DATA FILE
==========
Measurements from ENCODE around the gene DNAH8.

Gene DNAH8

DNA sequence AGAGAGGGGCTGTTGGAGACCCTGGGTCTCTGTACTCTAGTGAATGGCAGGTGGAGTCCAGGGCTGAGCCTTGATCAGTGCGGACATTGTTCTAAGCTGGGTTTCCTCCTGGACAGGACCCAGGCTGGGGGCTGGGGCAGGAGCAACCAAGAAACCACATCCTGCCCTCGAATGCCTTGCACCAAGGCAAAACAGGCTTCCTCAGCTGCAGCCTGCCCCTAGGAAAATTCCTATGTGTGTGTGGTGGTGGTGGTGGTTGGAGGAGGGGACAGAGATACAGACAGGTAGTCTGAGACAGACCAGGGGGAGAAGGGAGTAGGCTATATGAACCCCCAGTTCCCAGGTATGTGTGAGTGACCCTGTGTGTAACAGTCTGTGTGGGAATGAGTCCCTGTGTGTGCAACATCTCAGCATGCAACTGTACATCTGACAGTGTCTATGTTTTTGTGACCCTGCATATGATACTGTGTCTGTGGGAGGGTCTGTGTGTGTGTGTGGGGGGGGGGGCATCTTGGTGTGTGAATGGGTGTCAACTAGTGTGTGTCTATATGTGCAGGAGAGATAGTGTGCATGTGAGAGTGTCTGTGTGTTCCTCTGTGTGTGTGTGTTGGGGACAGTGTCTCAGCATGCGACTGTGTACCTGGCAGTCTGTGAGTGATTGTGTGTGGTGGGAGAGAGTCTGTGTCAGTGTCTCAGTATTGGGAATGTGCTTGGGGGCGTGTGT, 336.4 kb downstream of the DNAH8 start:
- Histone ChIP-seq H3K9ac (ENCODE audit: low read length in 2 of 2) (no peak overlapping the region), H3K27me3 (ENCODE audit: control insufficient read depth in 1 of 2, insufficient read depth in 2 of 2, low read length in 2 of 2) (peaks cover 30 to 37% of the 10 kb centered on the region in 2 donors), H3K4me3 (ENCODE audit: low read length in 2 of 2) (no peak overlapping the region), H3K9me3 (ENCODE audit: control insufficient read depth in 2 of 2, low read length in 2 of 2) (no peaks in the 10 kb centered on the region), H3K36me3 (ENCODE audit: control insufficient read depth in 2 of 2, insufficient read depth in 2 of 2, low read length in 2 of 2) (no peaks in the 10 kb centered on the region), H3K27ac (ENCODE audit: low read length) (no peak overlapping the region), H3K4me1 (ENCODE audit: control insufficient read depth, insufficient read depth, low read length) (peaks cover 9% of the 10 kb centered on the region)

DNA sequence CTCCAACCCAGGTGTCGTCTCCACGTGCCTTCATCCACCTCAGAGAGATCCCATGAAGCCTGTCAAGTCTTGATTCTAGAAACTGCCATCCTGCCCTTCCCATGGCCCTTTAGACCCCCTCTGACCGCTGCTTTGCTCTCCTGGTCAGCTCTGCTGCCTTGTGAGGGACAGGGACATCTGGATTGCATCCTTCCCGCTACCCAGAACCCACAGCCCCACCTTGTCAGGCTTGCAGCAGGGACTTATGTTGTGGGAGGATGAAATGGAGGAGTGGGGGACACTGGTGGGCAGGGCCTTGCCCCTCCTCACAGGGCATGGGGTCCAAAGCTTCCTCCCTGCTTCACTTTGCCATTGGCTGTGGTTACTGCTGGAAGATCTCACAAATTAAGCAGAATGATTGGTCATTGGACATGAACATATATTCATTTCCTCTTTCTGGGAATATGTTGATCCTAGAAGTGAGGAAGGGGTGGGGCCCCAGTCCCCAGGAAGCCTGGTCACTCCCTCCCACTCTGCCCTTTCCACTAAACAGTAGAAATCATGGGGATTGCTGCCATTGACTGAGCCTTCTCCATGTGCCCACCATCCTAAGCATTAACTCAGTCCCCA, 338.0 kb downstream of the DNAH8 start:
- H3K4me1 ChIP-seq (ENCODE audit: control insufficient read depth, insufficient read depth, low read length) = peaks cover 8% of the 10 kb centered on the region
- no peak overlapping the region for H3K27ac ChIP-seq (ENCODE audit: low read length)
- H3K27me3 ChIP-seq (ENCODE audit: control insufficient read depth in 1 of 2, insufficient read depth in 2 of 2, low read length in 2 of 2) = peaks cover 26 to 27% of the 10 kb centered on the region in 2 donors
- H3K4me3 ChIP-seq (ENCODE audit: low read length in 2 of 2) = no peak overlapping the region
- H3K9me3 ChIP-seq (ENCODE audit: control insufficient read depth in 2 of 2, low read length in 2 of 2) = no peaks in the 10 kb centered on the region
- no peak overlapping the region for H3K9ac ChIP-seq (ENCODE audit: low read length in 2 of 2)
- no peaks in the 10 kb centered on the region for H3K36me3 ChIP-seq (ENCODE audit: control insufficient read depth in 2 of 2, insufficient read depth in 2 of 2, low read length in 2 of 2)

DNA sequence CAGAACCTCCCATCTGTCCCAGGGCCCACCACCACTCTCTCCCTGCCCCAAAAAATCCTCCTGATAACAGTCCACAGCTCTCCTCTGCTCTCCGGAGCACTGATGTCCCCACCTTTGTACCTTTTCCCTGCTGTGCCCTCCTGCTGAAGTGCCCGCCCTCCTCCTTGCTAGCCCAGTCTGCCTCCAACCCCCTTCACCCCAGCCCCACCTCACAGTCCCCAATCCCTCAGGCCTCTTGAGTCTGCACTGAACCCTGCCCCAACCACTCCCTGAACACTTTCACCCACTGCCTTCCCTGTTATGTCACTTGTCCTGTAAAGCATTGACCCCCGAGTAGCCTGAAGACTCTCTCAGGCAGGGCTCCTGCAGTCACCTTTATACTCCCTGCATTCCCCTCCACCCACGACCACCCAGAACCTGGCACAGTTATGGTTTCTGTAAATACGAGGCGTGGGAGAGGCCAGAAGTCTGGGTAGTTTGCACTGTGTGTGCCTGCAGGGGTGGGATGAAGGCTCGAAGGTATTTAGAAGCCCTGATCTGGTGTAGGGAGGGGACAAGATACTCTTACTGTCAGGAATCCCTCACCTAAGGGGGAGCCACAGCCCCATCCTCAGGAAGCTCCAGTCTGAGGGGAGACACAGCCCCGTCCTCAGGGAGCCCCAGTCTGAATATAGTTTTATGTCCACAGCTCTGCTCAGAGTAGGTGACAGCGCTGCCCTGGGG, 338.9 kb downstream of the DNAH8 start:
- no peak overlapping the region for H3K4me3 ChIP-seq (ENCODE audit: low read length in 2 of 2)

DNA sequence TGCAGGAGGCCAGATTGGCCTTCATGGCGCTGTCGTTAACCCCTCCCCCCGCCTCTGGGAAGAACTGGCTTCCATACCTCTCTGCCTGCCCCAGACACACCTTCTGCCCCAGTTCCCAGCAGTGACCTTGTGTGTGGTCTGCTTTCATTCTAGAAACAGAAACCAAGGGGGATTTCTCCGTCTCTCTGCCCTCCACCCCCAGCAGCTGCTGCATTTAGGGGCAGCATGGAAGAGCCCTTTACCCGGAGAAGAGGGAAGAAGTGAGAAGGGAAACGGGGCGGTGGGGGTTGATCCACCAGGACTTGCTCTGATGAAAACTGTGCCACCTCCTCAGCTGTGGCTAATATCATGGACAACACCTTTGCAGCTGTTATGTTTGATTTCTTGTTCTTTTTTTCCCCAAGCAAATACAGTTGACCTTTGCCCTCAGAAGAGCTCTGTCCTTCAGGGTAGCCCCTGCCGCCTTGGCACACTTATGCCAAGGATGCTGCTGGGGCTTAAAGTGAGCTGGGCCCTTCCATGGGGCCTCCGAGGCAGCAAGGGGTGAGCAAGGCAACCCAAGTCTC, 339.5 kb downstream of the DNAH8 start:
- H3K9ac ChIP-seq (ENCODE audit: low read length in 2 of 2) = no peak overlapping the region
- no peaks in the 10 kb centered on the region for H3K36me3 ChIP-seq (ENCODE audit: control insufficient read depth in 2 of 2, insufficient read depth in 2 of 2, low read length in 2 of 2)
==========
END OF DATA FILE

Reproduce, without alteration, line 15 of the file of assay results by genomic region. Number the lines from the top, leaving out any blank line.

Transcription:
DNA sequence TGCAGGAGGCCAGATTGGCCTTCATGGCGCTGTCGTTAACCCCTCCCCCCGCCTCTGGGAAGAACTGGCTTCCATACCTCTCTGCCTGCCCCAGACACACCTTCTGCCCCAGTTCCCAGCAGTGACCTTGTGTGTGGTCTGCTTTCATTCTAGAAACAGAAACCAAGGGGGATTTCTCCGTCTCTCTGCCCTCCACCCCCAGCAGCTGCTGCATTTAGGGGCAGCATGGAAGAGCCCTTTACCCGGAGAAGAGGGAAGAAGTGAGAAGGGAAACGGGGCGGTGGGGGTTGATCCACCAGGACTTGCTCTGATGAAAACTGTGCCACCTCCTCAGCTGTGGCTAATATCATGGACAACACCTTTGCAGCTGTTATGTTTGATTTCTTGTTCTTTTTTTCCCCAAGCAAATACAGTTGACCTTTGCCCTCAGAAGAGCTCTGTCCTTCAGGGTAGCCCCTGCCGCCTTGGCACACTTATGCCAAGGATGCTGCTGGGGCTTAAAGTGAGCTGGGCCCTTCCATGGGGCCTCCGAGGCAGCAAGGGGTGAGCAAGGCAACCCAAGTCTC, 339.5 kb downstream of the DNAH8 start: